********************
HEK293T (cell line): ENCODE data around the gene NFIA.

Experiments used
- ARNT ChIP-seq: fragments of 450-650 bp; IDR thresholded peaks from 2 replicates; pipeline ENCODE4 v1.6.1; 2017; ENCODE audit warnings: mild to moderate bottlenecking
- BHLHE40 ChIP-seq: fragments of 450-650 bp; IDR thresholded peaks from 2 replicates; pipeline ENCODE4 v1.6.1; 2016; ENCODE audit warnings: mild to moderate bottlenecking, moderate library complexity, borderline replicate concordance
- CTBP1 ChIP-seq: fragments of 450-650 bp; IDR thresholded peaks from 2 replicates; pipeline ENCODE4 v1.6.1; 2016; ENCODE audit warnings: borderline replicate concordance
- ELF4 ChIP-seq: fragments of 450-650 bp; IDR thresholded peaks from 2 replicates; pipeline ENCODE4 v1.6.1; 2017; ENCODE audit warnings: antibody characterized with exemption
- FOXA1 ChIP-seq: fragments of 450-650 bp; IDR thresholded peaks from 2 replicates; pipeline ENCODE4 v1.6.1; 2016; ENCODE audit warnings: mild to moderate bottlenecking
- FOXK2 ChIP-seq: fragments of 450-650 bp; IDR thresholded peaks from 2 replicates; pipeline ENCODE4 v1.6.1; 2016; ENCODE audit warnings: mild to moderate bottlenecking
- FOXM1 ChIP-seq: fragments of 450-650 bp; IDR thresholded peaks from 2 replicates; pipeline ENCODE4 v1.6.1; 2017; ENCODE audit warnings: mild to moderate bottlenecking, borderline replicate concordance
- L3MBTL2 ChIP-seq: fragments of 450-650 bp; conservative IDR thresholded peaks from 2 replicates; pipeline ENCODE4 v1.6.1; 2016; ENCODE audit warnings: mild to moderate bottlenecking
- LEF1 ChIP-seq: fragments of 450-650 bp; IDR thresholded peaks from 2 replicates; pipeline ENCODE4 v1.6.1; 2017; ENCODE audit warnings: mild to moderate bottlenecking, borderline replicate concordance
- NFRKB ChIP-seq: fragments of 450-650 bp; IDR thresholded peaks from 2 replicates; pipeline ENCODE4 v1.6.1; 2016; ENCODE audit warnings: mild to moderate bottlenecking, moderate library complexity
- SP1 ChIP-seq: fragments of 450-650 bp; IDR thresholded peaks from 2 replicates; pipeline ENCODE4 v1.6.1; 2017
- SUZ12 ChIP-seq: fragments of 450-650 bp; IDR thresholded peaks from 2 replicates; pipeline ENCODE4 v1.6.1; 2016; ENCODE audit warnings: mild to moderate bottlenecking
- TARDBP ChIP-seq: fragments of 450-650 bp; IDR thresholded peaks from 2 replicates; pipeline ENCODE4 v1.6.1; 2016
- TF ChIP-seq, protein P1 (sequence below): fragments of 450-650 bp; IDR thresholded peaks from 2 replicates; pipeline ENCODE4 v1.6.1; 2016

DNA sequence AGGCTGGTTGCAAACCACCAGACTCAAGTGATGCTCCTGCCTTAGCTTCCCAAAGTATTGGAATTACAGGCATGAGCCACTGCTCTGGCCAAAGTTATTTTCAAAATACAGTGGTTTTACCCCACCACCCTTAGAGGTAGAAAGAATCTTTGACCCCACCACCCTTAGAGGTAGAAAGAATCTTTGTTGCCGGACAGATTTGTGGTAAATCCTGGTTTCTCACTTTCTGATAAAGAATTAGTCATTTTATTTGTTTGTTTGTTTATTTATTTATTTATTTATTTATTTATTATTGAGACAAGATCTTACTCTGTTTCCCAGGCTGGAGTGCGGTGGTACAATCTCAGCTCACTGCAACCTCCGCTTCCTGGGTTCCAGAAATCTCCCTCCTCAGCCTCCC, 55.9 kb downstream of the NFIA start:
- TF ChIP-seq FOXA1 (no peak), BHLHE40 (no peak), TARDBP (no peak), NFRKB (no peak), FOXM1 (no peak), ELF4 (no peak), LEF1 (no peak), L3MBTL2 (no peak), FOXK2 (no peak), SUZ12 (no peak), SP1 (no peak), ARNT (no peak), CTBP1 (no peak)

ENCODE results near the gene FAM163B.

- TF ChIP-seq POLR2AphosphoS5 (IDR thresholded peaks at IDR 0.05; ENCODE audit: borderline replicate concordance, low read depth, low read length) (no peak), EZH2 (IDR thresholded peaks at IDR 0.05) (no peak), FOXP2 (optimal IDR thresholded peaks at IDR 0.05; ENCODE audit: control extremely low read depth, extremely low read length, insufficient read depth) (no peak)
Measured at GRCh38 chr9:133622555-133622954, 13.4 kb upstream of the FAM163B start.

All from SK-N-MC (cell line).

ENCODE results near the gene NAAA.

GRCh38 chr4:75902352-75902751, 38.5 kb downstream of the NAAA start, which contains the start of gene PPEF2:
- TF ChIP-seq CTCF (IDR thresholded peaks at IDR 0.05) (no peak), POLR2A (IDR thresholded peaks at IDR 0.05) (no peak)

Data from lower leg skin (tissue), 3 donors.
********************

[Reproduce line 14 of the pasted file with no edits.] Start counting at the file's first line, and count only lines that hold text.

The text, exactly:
- SUZ12 ChIP-seq: fragments of 450-650 bp; IDR thresholded peaks from 2 replicates; pipeline ENCODE4 v1.6.1; 2016; ENCODE audit warnings: mild to moderate bottlenecking